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Coronavirus In Idaho: Resources & News From Aug. 30 - Sept. 5


Boise State Public Radio is here to keep you current on the news surrounding COVID-19, the disease caused by the novel coronavirus. This blog contains information from Aug. 30 - September 5 on closures, openings, cancellations & news regarding the coronavirus in Idaho.

Looking for resources? Click here. If you have specific questions or a story about the virus in Idaho, please submit them here.

If you are searching for information on something specific, we recommend using the "find" function (CTRL+F on a PC, COMMAND+F on a Mac). Or search the archived blog posts at the bottom of this page.

Member support is what makes local COVID-19 reporting possible. Support this coverage here.

Idaho Records 245 Confirmed COVID-19 Cases, First Fatality in Adams County

  September 4 - 5:21 p.m.

State health officials reported 245 new cases of COVID-19 confirmed by lab tests Friday. The statewide total of confirmed cases is now 33,196. There are an additional 2,462 probable cases statewide.

The Idaho Department of Health and Welfare reported ten new deaths Friday, bringing the statewide total to 382. Four of Friday’s reported deaths were in Canyon County, one in Ada County, one in Adams County, one in Bingham County, one in Minidoka County, one in Twin Falls County, and one in Shoshone County. This was the first fatality recorded in Adams County.

The encouraging trends of dropping daily case numbers and declining test positivity rates might not be here for long. Labor Day Weekend starts tomorrow, and Idaho health professionals say they are expecting to see a rise in cases after the holiday.

CDH Could Drop Ada County To 'Moderate Risk' Category Next Week, Reopen Bar, Schools

September 4 - 7:45 a.m.

After initially saying no to Boise bar owners’ requests to reopen, the Central District Health board Thursday said yes.

Board members voted to approve the reopening of bars at the same time as schools can reopen. Local school districts have reopening plans requiring the county be in category 2 moderate risk. Ada County has been classified as category 3 high risk, but that could change as soon as next week according to district health director Russell Duke.

Read the entire story here


Idaho Health Leaders Urge Caution As Labor Day Weekend Approaches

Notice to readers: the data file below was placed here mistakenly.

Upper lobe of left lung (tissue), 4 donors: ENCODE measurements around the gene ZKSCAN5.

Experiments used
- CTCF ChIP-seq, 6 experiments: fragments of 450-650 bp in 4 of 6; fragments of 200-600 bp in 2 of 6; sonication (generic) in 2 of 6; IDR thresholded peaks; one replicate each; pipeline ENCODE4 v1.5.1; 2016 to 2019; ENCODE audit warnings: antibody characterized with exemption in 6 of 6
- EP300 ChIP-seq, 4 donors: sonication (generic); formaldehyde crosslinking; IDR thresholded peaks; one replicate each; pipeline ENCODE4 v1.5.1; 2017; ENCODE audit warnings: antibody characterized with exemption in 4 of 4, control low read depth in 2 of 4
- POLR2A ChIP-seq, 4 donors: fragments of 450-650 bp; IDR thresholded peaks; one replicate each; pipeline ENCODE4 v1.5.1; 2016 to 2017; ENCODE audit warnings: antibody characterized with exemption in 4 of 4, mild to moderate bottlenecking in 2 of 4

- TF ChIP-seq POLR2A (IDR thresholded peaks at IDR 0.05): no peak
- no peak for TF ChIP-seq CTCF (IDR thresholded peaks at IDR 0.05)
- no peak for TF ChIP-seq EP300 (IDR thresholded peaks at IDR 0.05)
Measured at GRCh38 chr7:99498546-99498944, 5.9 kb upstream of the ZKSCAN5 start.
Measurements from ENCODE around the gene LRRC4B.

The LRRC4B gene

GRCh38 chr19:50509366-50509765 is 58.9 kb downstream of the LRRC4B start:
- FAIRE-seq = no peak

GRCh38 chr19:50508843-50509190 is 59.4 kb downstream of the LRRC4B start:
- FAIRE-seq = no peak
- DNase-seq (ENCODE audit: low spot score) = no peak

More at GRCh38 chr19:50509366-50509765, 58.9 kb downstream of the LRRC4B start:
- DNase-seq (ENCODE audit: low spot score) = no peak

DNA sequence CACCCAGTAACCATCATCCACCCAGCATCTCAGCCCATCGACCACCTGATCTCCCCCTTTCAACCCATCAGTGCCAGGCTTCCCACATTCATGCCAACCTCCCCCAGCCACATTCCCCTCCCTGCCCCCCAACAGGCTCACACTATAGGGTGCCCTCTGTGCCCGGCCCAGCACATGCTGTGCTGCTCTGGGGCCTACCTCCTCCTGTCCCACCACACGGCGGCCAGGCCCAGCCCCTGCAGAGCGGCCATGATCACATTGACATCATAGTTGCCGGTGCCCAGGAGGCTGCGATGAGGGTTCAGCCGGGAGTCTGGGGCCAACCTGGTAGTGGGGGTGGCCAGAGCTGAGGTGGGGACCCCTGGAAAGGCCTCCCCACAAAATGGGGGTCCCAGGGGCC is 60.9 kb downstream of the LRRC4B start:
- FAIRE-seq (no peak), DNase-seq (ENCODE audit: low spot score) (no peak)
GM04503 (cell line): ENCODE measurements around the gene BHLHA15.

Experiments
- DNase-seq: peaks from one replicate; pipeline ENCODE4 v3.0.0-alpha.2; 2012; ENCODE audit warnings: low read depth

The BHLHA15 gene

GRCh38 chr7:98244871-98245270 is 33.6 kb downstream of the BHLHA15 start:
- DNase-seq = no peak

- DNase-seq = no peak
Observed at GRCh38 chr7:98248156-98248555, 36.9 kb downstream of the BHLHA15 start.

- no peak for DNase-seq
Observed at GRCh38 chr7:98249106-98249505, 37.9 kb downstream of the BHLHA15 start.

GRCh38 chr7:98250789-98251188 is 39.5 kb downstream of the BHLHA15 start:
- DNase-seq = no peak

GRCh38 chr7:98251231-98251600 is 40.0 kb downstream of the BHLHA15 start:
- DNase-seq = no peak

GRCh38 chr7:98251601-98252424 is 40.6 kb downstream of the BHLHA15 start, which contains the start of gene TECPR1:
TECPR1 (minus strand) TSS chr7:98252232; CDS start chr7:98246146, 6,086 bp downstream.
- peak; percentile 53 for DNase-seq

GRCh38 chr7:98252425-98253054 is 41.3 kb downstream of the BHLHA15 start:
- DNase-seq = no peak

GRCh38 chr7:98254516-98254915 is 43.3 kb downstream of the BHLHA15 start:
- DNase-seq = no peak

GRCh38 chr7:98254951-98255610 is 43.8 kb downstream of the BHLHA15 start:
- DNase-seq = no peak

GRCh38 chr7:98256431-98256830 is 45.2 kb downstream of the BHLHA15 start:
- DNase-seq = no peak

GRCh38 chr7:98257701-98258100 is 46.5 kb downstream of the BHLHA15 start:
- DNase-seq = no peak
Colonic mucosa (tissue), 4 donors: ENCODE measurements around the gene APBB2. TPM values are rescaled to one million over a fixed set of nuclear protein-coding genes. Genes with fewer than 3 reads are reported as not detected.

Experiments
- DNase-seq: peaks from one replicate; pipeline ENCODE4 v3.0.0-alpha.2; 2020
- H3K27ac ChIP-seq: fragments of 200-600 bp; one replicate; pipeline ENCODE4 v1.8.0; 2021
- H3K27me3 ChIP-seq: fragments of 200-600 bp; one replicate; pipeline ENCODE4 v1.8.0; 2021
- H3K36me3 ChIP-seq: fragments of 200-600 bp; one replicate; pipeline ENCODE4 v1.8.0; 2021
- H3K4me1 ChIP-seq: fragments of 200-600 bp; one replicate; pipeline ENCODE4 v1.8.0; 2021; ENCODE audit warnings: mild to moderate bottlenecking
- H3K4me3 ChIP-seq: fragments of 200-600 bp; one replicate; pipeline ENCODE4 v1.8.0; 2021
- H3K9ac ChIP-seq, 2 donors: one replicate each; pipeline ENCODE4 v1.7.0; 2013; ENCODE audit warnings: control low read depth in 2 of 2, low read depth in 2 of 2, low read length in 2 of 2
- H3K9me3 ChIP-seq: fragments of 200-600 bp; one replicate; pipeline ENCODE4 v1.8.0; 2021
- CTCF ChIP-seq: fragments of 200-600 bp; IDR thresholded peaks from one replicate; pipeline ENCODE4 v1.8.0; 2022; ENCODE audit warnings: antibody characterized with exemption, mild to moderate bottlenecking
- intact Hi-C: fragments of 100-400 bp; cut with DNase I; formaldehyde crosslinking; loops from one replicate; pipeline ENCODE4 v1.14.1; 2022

September 4 - 7:00 a.m.

Labor Day Weekend starts tomorrow and health professionals in Idaho say they’re expecting to see a rise in COVID-19 cases after the holiday, as people travel and spend time with friends and family.

“Every single opening or holiday, we’ve seen a bump in cases," said Travis Leach, the president of Saint Alphonsus Medical Center in Nampa, during a weekly press conference with Treasure Valley health leaders earlier this week.

Read the entire story here.

Idaho Records 262 Confirmed COVID-19 Cases On Thursday

September 3 - 5:45 p.m. 


Idaho added 262 lab-confirmed coronavirus cases on Thursday for a total of 30,489 confirmed cases over the course of the pandemic. Zero deaths were recorded, so the total remains at 372 deaths. 


The percent of positive tests coming back dropped for the seventh week in a row to hit 8%, down from a peak of 15% in early July. 


The state coronavirus website now includes a map showing each county’s transmission level (red, orange, yellow, green) according to its local health district. There are three counties in the red category: Ada, Canyon and Payette. 


Despite some encouraging trends including declining daily case numbers and declining test positivity rate, Gov. Brad Little announced Idaho will stay in Stage 4 for the sixth time due to high hospitalizations and ICU admissions.




Gov. Brad Little Keeps Idaho In Stage 4 As Coronavirus Hospitalizations Remain High

 September 3 - 11:20 a.m.

For the sixth time since mid-June, Gov. Brad Little is keeping Idaho in Stage 4 of his reopening plan due to overall elevated hospitalization numbers statewide.

“I do not classify staying in Stage 4 as a failure,” Little said, noting that the number of new cases of coronavirus has fallen from its peak in July and August, but are still averaging nearly 240 cases per day over the past week.